Use the language of movement to 'speak' your poem
‘Verbal descriptions of movement-thinking found their expression only in poetical symbolism. Poetry, descriptive of the deeds of gods and ancestors, was substituted for the simple expression of effort in dance.’ – Rudolf Laban, The Mastery of Movement
After you’ve carefully drafted your poem, learn the craft of how to ‘speak’ it. This workshop channels the techniques of dance theorist Rudolf Laban, whose ideas can be applied to the voice as much as movement. Participants will be led through a process of learning how to invest their voices and bodies with the dramatic tension already inherent in a poem, so that they can speak it with confidence and brio in front of an audience. The session will also include tips and techniques on stagecraft. Comfortable clothing recommended.
This course is a half-day workshop running 10.30am – 1pm on Sunday 14 April and is part of our Tutor Academy week.
About Dzifa Benson View Profile
Dzifa Benson is a writer, dramatist, and creative producer who is currently studying for an MA in Text & Performance at RADA and Birkbeck College. The intersections between art, science, the body and ritual animate her practice. She has devised and run writing and performance projects with organisations such as the Royal Geographical Society, the British Library, the British Council, the BFI and English PEN. Dzifa has performed and published her poetry, stories, plays, libretti and journalism internationally and collaborated with scientists, composers, filmmakers and sculptors in diverse contexts such as Southbank Centre, Tate Britain, the Royal Opera House, Bush Theatre, the House of Commons, Philosophy Now, Poetry Review, the Guardian and the Times Literary Supplement. She was an artist-in-residence at the Courtauld Institute of Art in 2008-2009 and a core artist in BBC Africa Beyond’s multimedia, collaborative project, Translations. She is currently developing a transmedia project, The Spit of Me, an artistic, social and biological exploration of the body’s relationship to time, culture, identity and migration. She is also a Ledbury Poetry Critic.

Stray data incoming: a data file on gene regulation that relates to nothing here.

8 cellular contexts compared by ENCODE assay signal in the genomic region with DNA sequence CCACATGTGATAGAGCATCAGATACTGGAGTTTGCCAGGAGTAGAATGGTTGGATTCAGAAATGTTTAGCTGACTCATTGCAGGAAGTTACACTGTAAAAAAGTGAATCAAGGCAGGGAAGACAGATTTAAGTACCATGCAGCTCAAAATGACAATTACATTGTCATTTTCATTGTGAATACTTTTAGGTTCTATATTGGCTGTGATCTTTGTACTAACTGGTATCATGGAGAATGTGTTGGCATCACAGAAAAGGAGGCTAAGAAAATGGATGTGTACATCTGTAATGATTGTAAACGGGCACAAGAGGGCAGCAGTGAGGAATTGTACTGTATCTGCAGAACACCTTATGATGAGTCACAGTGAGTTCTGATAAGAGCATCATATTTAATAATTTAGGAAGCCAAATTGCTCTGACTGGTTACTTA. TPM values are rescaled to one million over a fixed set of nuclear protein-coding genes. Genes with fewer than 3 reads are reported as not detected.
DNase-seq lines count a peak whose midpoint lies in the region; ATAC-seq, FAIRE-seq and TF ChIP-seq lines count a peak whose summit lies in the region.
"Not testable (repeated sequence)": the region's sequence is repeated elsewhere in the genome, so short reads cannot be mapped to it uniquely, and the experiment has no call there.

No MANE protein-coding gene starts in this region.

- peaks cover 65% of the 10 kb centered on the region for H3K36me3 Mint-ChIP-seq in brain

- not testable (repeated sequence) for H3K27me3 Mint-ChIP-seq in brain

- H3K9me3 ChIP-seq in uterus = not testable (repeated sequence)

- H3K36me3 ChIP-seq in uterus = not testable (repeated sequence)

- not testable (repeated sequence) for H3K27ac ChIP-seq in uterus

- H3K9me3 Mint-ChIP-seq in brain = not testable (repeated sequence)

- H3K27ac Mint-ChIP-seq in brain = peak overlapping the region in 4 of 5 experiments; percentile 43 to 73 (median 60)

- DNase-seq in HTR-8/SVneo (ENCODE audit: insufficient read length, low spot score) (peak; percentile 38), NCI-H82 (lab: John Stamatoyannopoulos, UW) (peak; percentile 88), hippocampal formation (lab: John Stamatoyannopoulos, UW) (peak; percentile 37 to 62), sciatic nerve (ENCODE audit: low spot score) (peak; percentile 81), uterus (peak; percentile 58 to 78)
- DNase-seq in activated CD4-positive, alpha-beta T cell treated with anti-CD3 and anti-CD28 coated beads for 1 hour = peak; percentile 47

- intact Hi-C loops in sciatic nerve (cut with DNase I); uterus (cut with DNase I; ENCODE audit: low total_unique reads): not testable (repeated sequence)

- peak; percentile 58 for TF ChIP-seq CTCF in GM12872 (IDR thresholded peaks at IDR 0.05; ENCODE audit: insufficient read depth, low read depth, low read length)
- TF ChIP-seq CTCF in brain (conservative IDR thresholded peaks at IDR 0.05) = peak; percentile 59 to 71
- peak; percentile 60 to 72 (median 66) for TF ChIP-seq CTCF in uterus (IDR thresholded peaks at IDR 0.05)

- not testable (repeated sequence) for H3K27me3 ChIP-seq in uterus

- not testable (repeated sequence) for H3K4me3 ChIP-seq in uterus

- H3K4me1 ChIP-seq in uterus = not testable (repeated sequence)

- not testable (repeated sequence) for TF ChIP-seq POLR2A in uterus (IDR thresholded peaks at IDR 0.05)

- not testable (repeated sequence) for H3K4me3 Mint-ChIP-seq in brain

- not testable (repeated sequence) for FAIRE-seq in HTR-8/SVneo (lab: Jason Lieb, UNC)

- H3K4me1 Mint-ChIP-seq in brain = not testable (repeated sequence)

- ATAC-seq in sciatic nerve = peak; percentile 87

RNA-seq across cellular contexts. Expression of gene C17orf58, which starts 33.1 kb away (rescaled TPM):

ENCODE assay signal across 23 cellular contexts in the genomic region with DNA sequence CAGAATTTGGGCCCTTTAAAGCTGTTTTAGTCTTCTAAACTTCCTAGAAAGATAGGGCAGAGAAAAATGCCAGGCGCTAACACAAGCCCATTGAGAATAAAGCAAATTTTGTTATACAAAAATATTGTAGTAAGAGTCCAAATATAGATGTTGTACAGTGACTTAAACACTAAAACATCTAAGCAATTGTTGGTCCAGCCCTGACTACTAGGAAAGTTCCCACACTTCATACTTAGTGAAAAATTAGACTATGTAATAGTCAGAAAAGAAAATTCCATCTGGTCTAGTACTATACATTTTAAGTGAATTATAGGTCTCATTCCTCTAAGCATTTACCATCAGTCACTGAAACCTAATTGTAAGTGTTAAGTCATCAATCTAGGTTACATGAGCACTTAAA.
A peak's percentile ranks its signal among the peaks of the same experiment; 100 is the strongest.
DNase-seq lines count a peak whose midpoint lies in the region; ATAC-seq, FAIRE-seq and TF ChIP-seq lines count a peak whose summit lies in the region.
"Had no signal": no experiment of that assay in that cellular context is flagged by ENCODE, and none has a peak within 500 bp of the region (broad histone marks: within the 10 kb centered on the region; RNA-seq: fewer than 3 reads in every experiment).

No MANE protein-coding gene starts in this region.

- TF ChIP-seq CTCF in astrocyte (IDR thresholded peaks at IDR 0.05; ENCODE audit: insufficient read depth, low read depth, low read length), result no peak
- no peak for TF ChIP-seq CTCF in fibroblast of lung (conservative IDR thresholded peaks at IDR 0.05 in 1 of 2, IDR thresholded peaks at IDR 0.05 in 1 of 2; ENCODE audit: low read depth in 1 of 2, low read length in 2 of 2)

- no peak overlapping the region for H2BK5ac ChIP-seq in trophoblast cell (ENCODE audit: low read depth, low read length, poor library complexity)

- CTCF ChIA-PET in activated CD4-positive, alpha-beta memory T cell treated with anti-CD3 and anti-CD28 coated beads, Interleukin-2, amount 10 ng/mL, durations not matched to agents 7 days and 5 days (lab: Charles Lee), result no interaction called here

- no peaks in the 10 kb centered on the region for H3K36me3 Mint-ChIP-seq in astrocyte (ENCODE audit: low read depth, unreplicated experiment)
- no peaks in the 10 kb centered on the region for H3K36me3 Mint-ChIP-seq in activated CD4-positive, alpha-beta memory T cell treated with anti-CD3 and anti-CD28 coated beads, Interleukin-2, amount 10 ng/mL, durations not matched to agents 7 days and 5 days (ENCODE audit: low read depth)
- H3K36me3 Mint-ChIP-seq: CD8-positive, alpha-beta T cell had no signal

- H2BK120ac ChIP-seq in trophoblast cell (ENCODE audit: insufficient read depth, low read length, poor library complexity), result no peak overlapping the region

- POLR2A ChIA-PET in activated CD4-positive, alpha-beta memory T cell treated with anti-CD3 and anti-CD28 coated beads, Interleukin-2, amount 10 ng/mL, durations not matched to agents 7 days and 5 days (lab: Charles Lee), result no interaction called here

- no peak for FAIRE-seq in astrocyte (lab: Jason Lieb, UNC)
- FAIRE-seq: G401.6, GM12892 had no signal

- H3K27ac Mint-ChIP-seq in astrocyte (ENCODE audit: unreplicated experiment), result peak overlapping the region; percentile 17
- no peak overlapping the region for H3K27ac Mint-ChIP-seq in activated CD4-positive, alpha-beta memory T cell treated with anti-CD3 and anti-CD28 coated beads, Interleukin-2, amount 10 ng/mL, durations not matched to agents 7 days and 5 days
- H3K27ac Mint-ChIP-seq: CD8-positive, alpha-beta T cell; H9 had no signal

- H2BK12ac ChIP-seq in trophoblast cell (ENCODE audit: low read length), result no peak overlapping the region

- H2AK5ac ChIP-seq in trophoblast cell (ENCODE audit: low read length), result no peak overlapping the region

‘It gives me stimuli to write a range of poetry, confidence to develop my own style and supports my well-being.’